‘Bad’ only did 35 at the end! And, like its predecessors, it made its impact, spanning extra gems in the charts. From ‘I Just Can’t Stop Loving You’ to its title track. But also ‘The Way You Make Me Feel’, ‘Man In The Mirror’ and ‘Dirty Diana’. If not ‘Another Part Of Me’ and ‘Leave Me Alone’ to a lesser extend. Meanwhile ‘Liberian Girl’ along with Letta Mbulu failed to chart.

‘Dangerous’ marked quite a change as the first album to not be produced by Quincy Jones since his 1975 ‘Forever, Michael One’. It therefore saw Jacko collaborating with New Jack Swing guru Teddy Riley in addition to Bruce Swedien and Bill Bottrell.
‘Dangerous’ sold 32 million copies. With thanks to extra hit singles such as ‘Black Or White’ and ‘Remember The Time’. Meanwhile Epic postponed the single release of its firing title track due to hit the street in January 1994. This after allegations of child sexual abuse which were made against Jackson in August 1993. His health concerns, and the failure of the previous single, ‘Gone Too Soon’.

By the middle of 1995 came ‘HIStory’. A double-album concept with one half standing as a greatest hits compilation. And the other as a collection of new material including the Jimmy Jam & Terry Lewis produced ‘Scream’ that saw him duetting with Janet. But also ‘This Time Around’ along with The Notorious B.I.G.. Not to mention ‘You Are Not Alone’ co-produced with R. Kelly and ‘They Don’t Care About Us’.

Jacko entered the 2000 whilst in the middle of a big dispute with his record label. He nevertheless released the ironically titled ‘Invincible’. An album that would be the last collection of original material he released in his lifetime. It sold an estimated 13 million copies worldwide. Way to low for an artist of this caliber though. Most likely because the record label dispute and the lack of promotion or tour. And also its release at an already bad time for the record industry, with the ongoing development of the illegal download at the time.

By July 2002, Jackson alledged that the then Sony Music chairman Tommy Mottola was a “devil” and “racist” who did not support his African-American artists. Using them merely for his own gain. Soon after Sony Music refused to renew his contract. Claiming that a $25 million promotional campaign had failed because the artist refused to tour in America.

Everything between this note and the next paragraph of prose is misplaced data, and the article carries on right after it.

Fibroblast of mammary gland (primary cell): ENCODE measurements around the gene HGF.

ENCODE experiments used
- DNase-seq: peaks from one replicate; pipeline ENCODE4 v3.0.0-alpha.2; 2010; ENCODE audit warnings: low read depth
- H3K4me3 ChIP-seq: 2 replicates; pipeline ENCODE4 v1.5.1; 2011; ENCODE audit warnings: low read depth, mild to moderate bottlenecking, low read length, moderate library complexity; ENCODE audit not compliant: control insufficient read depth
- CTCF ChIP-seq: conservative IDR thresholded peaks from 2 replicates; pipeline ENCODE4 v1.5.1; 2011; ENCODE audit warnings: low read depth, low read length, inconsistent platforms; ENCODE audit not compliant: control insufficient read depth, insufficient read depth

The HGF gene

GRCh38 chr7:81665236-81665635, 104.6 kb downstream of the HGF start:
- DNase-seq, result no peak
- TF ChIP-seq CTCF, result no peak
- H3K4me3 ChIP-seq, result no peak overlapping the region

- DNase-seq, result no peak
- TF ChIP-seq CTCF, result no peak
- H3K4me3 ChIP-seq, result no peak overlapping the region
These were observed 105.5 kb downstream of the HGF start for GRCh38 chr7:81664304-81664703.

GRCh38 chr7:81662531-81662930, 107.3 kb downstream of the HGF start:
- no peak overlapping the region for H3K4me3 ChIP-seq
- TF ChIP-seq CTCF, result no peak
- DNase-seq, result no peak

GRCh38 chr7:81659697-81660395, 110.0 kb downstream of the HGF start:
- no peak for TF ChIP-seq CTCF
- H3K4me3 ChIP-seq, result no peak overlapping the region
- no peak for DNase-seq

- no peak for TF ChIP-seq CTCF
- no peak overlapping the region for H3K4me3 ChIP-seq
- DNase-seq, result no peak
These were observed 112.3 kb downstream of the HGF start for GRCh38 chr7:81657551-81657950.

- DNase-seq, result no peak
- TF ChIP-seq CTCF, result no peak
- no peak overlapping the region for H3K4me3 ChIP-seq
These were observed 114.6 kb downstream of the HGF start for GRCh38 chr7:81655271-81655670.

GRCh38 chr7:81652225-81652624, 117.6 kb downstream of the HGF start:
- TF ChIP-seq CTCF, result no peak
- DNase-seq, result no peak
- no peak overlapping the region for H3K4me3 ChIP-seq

From then on the 2000’s would see Jacko taken into like a whirlwind of tragedies. The announce of his passing, on June 25, 2009, havin’ the effect of an earthquake.
His first posthumous song released entirely by his estate was ‘This Is It’, which he had co-written with Paul Anka in the 80’s. His surviving brothers reunited in the studio for the first time since 1989 to record backing vocals. It accompanied the 2009 concert documentary ‘Michael Jackson’s This Is It’. The latter standing as the highest-grossing documentary or concert film of all time. This with earnings of more than $260 million worldwide.

– A quick typing – ‘Frankie Knuckles’ – in the search box of our site should give you a certain idea of his legacy. And, by that, of the consideration we have for him. Standing among the most prolific but first and foremost talented producers/remixers of his generation. With his name firmly associated to a signature – the Def Mix Sound – and an alter ego – David Morales. Themselves synonyms with some of the most brilliant episodes in the maturation of the contemporary groove.

A native New Yorker, Frankie Knuckles arrived right on time to witness the early stages of the nightclubbing and its music – Disco – in the Big Apple. Eventually hangin’ out with his friend, Larry Levan, before comin’ to play Disco, Soul and R&B jams at The Continental Baths and The Gallery.